Home Breaking News Finances improve for Nashville district food services

Finances improve for Nashville district food services


By John R. Schirmer
News-Leader staff

Through the first six months of the 2016-17 academic year, the Nashville School District’s food services program shows a profit of $75,628, according to Robert Ginder, Arkansas manager for Aramark.

The district outsourced food services to Aramark for the current academic year in hopes of improving the program’s financial situation.

“So far, the statistics speak for themselves. The number of meals per day is up. We’re operating in the black,” Superintendent Doug Graham told the school board Monday night.

After 116 service days, cafeterias on the Nashville campuses had served 266,741 meals, an average of 2,205 per service day, Ginder said.

Cash sales, reimbursements and other sales amounted to about $748,400. Revenue per meal was $2.93, with revenue per day set at $6,452, Ginder said.
Program costs included $710,800 meal rate billings to Aramark, less commodity credit of $38,000, leaving net billings of $672,769 and a cost per meal of $2.63.

The profit figure does not included local expenses, Ginder said.

Student breakfast participation is 23 percent at primary, 32 percent at elementary, 24 percent at junior high and 15 percent at high school. Lunch participation includes 75 percent at primary, 76 percent at elementary, 74 percent at junior high and 68 percent at high school, according to Ginder.

Teacher and administration meal sales have increased, with the largest growth at high school, Ginder said.

Aramark will work with the district to increase breakfast participation, Ginder said.

Schools will try to find ways to collect unpaid account balances. As of Monday, the food services program had $2,780 in unpaid charges. That is below previous years but is “a concern that’s out there,” Ginder said.

“This isn’t unique to Nashville. It goes on nationwide,” Graham said, and the percentage of unpaid bills compared to the food services budget is small, less than half of one percent. Students who have exceeded their allowed charges are not turned away at lunchtime, Graham said. “They receive a grilled cheese sandwich, vegetable, fruit and milk.”

In other discussion Monday night, Nashville Elementary Principal Latito Williams and NJHS Principal Deb Tackett reviewed awards which the schools have received for their scores on the 2016 ACT Aspire test required by the state.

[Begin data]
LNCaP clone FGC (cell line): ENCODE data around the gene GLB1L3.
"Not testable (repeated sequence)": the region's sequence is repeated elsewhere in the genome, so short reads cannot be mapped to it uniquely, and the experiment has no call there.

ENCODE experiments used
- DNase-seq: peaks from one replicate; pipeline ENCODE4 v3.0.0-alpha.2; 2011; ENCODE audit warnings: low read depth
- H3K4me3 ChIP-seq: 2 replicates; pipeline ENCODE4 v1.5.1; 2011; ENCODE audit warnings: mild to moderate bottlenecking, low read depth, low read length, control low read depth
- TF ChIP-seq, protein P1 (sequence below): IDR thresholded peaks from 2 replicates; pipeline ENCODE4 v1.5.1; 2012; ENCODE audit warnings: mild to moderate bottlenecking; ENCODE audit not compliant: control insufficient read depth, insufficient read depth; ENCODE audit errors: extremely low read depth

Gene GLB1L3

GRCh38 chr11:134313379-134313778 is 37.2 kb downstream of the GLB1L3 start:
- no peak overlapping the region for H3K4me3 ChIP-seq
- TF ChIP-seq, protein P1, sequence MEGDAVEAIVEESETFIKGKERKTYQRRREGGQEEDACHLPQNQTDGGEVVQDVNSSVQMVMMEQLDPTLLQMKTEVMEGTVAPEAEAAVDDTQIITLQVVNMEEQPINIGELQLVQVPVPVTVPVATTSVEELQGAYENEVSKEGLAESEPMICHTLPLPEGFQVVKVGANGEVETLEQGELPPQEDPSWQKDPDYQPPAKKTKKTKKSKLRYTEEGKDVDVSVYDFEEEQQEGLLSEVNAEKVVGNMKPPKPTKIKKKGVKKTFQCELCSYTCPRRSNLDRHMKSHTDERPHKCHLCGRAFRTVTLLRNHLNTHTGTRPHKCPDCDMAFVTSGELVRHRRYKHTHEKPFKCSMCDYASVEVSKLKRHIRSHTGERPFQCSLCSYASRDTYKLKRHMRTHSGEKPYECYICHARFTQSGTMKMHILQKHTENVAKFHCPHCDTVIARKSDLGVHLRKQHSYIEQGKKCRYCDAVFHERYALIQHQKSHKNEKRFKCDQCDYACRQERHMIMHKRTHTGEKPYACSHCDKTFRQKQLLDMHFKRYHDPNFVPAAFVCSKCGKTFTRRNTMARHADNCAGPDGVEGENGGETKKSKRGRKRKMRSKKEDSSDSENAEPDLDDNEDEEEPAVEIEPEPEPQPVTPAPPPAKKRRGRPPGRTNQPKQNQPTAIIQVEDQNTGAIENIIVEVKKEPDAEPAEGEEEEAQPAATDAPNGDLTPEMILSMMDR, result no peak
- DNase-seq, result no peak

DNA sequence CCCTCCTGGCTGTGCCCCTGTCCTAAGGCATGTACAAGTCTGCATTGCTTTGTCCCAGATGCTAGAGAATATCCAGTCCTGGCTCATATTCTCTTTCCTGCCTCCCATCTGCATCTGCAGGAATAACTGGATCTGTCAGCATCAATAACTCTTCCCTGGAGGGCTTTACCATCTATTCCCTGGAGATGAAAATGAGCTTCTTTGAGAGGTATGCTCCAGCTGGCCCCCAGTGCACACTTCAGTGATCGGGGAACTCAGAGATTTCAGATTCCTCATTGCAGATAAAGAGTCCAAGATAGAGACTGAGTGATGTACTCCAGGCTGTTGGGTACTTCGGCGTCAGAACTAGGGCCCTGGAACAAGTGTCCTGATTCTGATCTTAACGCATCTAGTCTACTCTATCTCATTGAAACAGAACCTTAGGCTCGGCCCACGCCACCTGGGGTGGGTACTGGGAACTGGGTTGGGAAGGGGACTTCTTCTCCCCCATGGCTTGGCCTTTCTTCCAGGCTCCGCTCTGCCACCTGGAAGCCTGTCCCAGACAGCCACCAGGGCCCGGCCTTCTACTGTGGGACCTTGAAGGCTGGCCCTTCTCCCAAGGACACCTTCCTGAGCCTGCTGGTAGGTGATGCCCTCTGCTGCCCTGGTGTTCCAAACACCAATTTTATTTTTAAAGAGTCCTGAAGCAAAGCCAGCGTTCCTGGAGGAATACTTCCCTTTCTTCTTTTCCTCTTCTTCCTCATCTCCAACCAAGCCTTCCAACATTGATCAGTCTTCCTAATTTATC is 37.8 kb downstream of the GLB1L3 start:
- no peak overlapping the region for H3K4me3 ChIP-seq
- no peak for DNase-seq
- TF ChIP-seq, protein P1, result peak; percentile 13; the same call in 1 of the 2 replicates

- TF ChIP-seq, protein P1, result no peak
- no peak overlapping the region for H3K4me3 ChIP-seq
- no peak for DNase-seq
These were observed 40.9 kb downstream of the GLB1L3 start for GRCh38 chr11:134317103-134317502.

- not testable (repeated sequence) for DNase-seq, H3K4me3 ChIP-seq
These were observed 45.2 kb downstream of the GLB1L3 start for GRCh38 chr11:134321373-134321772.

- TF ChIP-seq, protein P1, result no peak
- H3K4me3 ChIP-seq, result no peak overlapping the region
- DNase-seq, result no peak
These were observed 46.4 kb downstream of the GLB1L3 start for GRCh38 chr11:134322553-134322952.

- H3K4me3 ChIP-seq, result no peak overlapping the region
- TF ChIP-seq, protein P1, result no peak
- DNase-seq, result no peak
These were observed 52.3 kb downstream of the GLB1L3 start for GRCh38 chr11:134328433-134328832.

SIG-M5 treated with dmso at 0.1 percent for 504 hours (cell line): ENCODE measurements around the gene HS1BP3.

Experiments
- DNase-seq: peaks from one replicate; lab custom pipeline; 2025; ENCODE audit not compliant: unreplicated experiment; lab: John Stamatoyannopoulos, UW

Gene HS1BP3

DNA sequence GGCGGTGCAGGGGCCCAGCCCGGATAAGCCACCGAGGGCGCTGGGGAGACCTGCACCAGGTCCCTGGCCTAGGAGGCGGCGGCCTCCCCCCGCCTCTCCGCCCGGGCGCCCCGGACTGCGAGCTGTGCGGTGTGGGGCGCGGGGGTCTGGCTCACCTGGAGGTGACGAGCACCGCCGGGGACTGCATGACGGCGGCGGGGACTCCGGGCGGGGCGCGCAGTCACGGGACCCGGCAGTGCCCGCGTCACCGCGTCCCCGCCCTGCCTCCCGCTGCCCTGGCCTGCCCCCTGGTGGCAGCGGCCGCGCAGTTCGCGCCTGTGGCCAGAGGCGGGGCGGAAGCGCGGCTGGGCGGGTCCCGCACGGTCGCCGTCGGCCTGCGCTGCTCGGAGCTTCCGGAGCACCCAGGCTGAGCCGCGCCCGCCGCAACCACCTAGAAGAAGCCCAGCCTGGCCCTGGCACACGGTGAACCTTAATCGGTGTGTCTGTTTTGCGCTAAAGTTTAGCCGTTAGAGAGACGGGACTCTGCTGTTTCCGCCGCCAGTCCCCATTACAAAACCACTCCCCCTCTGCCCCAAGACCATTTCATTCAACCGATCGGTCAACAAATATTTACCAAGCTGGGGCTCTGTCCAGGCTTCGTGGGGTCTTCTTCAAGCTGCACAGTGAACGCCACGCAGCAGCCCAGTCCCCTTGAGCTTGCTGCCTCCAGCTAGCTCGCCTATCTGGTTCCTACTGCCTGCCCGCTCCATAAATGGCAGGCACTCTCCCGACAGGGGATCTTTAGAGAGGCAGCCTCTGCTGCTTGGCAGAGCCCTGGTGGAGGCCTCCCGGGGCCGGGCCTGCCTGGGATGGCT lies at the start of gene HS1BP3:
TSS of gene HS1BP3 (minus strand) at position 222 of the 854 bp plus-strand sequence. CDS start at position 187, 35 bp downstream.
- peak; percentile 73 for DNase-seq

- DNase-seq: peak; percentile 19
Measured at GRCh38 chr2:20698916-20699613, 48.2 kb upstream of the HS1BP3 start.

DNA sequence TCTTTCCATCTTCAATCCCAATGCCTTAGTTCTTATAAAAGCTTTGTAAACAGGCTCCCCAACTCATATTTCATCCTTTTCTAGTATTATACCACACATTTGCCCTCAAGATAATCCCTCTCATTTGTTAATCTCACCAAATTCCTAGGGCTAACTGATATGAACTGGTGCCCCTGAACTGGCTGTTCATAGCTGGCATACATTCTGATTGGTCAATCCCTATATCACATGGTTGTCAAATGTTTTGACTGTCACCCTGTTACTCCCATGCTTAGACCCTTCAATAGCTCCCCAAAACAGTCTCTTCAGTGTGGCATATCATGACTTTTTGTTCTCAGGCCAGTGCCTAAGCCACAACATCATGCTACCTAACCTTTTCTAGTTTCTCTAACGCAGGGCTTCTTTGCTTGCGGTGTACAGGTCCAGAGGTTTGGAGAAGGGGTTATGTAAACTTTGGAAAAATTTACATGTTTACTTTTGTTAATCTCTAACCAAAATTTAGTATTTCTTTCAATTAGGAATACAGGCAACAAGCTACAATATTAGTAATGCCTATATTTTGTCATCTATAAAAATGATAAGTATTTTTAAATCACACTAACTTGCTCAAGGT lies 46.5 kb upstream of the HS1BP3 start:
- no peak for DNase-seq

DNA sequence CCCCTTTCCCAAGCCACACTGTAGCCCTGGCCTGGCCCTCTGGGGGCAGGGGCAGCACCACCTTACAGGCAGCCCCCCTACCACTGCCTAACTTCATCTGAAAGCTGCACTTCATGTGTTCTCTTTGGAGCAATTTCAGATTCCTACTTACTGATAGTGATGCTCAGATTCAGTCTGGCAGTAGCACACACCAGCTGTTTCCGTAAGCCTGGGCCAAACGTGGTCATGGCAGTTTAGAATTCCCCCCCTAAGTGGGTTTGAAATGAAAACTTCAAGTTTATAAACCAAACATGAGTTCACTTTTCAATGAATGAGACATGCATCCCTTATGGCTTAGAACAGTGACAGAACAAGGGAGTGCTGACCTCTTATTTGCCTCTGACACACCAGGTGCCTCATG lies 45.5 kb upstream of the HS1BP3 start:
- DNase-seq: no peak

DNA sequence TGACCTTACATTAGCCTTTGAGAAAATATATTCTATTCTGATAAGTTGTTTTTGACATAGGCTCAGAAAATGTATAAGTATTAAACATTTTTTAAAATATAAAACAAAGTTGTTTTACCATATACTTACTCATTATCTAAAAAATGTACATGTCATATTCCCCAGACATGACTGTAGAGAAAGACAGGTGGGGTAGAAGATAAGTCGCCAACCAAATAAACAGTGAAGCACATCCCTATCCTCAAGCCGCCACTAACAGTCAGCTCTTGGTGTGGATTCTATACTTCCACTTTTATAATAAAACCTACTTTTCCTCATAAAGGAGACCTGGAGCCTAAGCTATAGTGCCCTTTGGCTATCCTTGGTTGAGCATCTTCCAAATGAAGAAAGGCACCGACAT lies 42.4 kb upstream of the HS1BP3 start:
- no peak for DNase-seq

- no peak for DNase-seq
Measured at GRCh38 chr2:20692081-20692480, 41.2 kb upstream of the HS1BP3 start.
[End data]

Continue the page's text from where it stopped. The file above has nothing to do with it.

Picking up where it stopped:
The awards came from the Office of Educational Performance at the University of Arkansas, Fayetteville.

Tackett said all campuses in the district were involved in junior high’s success. “You don’t get to this place without a good foundation. Primary and Elementary do a great job. We try to go a step higher at junior high and prepare our kids for high school. It’s a team effort.”

Williams said recognition is based on the school gradepoint average compiled by OEP.

“It takes all kids into account.”

Both junior high and elementary were recognized with Beating the Odds awards for schools with at least 66 percent of students eligible for free or reduced lunches. They also received OEP honors for their performance among all schools in the state regardless of economic factors.

Elementary was ranked fifth overall in the southwest region as an overall high-achieving school and fifth in the southwest region in math.

Junior high received an overall award for the southwest region, along with math, English/Language Arts and science.

NJHS was second in the region and 22nd among about 300 junior high schools in the state.

In the Beating the Odds recognition, elementary was third in the southwest region in math and fourth in science.

Junior high was fifth overall, fourth in math, fifth in E/LA and eighth in science in the region. “I’m proud of our teachers and students,” Tackett said.

Graham said the district is pleased with the Beating the Odds awards and the overall awards. “We’re happy to accept the Beating the Odds recognition, and competing with every school in the state is a real feather in our cap that we’re so proud of this year. Great job elementary and junior high.”

Board members discussed a sick leave days policy for 2017-18. Graham said that he is looking at a policy allowing faculty and staff to donate one or two sick leave days to employees faced with a “catastrophic event” which uses up all of their sick days.

Employees would have the option of donating a day or two for a specific need. “There’s no pressure to donate. The list of donors would be private,” Graham said.

“This is the first step. We could expand it to a bank if we need to,” according to Graham.

Graham will submit a policy to the board for approval at the April 17 meeting.

He will also have a proposal for a policy to deal with meal charges.

Graham reviewed recent legislative actions related to education. One proposal from Rep. Mark Lowery has failed in two votes but may be brought back. It would call for schools to start after Labor Day and end by Memorial Day.

Another Lowery proposal would require schools to have no more than 20 percent of their revenue in savings. “We’ve been holding at 25 percent. We would need to spend the other five percent. The bill doesn’t scare me. We may need to go on and figure it,” Graham said.

The board accepted resignations from high school business teacher Stephanie Davis and elementary teacher Allison Dixon.

Graham said the district will need to hire two teachers at elementary based on numbers of students alone, along with a replacement for Dixon. There are no openings at primary at present. High school will need to fill the business position and possibly add staff for concurrent math classes to be taught on campus.